“The Venice of the East” is easily one of the most beautiful cities not only in Rajasthan, but the entire nation. It was founded by Maharana Udai (get used to it already!) Singh of the Sisodia clan from the Rajput dynasty in 1553. It is also well known for its cornucopia of zinc and copper mines. Here’s my record of our last days in the princely state and this flamboyant city.
We first visited Moti Magri or the Pearl Hill which houses the memorial of the dauntless Rajput hero Maharana Pratap (son of Maharana Udai Singh) and his steadfast horse Chetak. The hill overlooks the Fateh Sagar Lake and the entire location has a really belligerent feel to it once you see the grand, life-sized bronze statue of the king and his horse. The story goes that Chetak was extremely devoted to his master and strove to protect him till his last breath in the battle of Haldighati. There is also an attractive Japanese Garden as well as the remnants of the incomplete Udaipur Fort which promotes to the reflective aura of this place. The Fateh Sagar Lake is named after Maharana Fateh Singh (sigh). It is an artificial lake connected to Lake Pichola, which is another popular lake located in the city by a canal.
Marking the end of one week of our stay in Rajasthan, we decided to begin with Gulab Baugh. It is spread over 100 acres and is known for the innumerable varieties of roses it comprises of. Sadly, we weren’t able to spot a lot of blooming roses, probably owing to the season we visited in. We walked through the garden for hours, spotting different kinds of birds and a lot, “a lot” of squirrels as well. It a pleasant walk all through the place along the now deserted railway tracks of a toy train, a library and a lake.
We then visited Bharatiya Lok Mandal which is an institution dedicated to studying the culture, art, and festivals of the Indian states of Rajasthan, Gujarat and Madhya Pradesh. It parades a number of artifacts belonging through ages to the Rajasthanis. We were shown a puppet show after which we were allowed to take a stroll through the exhibition. There were a number of old age weapons, various types of puppets, paintings, photographs, musical instruments that leave a mark on the mind of the evolution of man and all the progress he has made. Our next spot was Saheliyon ki Bari meaning Garden of Maidens which was built by Maharana Sangram Singh (father of Maharana Udai Singh) for his Queen and her forty eight women attendants for leisure. It is full of lotus ponds, elephant shaped fountains and marble pavilions. The legend goes that the king took personal interest in the building of this garden in order to present it to his Queen and her maidens for the sake of their recreation away from all the kingdom’s political maneuvers.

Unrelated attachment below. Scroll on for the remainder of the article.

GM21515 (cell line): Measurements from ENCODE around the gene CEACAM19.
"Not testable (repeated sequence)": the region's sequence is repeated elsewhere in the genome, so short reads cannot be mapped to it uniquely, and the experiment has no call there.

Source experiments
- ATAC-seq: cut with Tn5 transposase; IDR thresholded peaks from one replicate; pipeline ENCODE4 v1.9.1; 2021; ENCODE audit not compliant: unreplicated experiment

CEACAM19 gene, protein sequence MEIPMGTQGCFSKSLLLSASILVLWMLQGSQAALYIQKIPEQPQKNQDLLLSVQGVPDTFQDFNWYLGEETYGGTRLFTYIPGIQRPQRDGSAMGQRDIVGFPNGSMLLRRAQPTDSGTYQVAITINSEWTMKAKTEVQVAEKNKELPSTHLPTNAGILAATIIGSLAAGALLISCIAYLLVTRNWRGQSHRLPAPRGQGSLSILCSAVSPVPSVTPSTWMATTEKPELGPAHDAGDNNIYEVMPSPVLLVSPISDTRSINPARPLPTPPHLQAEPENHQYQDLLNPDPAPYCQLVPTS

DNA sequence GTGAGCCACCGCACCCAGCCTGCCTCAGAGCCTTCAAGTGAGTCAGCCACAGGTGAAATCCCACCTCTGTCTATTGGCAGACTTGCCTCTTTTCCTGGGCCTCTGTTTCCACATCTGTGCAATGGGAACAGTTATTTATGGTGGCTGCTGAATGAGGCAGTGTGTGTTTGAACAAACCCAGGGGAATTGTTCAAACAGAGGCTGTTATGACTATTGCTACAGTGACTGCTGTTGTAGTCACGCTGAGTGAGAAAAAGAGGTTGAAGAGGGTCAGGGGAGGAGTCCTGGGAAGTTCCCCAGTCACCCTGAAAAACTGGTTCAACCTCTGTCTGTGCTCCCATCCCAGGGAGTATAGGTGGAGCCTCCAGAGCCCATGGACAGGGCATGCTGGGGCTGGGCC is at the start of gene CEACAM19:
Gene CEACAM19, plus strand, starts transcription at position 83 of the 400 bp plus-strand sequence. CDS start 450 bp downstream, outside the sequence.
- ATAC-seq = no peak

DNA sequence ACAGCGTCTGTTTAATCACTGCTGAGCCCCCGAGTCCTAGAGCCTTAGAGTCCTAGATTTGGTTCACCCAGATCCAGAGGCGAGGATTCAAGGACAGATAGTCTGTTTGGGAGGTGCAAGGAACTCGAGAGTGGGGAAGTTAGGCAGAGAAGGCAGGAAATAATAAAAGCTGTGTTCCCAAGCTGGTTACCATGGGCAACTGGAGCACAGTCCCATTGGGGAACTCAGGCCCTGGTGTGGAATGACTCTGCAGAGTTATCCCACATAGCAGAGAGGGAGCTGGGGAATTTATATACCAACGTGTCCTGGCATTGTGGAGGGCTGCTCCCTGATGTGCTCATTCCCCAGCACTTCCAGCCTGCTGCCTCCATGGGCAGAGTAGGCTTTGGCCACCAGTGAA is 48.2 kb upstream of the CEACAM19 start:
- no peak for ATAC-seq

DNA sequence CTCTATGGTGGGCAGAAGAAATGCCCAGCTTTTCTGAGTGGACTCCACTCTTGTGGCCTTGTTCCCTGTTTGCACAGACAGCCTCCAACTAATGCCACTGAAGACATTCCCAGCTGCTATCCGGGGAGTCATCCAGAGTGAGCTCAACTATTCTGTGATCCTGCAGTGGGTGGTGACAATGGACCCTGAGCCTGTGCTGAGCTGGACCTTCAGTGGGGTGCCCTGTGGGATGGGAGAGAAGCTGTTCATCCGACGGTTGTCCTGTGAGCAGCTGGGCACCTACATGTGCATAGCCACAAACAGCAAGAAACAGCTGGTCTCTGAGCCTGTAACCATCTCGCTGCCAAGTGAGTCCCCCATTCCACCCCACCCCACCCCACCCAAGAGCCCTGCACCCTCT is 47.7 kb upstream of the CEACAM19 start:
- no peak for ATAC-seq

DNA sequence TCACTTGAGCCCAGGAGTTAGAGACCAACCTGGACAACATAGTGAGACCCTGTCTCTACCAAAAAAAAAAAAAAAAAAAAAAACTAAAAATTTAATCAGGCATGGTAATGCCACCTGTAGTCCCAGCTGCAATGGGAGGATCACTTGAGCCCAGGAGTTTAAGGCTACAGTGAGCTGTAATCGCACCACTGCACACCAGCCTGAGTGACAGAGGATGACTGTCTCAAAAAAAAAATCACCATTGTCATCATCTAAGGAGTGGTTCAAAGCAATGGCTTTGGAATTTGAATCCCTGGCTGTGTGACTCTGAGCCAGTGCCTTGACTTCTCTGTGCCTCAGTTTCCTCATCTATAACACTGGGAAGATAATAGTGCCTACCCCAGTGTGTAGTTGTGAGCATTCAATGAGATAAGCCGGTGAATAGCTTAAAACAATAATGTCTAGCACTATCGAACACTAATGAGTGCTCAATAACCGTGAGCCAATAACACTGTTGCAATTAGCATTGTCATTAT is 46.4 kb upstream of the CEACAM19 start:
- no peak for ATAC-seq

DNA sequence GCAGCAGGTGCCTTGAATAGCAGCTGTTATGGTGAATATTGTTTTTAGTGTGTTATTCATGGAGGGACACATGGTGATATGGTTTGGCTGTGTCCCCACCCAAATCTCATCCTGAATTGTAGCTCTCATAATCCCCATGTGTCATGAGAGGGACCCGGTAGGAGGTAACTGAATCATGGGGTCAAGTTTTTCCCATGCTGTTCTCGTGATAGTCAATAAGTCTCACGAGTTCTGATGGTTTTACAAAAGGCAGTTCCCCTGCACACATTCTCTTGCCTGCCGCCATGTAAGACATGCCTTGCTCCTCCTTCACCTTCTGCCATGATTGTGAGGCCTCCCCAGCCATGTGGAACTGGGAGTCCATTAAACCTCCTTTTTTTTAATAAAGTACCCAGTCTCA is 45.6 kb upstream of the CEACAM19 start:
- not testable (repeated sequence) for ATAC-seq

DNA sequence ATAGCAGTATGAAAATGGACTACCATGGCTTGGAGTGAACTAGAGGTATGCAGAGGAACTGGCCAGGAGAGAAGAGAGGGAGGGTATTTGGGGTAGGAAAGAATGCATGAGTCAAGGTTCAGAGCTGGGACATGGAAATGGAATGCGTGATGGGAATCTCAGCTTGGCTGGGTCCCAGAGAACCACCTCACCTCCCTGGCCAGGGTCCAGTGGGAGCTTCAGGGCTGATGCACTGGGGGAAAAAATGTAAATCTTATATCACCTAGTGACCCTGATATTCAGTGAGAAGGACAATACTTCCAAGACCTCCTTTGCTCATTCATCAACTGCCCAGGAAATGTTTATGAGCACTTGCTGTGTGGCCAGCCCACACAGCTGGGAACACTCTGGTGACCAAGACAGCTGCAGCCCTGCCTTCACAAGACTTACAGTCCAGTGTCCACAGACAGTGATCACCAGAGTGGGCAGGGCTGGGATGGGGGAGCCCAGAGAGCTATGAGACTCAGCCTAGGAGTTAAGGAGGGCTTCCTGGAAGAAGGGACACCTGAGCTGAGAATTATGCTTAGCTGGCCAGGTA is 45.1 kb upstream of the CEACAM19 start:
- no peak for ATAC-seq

We saved the prime spot of Udaipur: the City Palace, the Lake Palace, and “the Lake” Pichola for last. The magnificent City Palace towers at the edge of Lake Pichola. The balconies and windows give a splendid view of the lake which in itself is a pristine sight. Both put together, the entire feel of the sight is absolutely divine! The palace is made up of four major and several minor parts and essentially forms a complex. Most of his palace is a museum that displays various aspects of life during its era. The palace was built by Maharana Udai Singh. The legend behind this king’s life has it that after the death of his father Rana Sanga, Ratan Singh was declared ruler of the dynasty but he was soon assassinated and was succeeded by his brother Maharana Vikramaditya Singh. Sadly, Vikramaditya was assassinated too and his assassin tried to kill the infant Udai Singh too, but his dutiful nurse Panna Dai sacrificed her own son to save him from the murderer who also happened to be his own uncle. She then took him to Kumbhalgarh in secret where he was made to live disguised as the nephew of the governor Asha Shah Maheshwari. Panna Dai continued living in Bundi and never asked for anything in return from Udai Singh. On the contrary, she didn’t allow him to go meet her out of further concern. In the end, by 1540, Maharana Udai Singh was crowned the king of Merwar by the nobles in Kumbhalgarh itself. This was the same year he had his elder son Maharana Pratap. We were also told that all in all he had 22 wives and around 56 sons and 22 daughters!
Right in the middle of the lake is the Jag Niwas or The Lake Palace. It used to serve as a summer palace. It has now been converted into a hotel but is still a wondrous sight to behold. Pichola was the name of the village that was submerged and the name was then lent to the lake when it was expanded. A boat ride around this lake provides one with a striking view of the city palace as well as the lake palace. And I must say the sunset at this spot is one of the most breath taking sights I’ve ever experienced.
And that concludes my visit to Rajasthan, the spellbinding Rajasthan! It is a land that has stirred me along with countless others. It was a visit that shall remained etched in my mind for years and years to come, with all its colors and diversity and royalty. I saw passion, I saw adventure. I experienced culture, history and breathtaking art and mouth watering cuisine. And it feels amazing to embark on sharing my travel experiences on this platform with Rajasthan.
Until next time,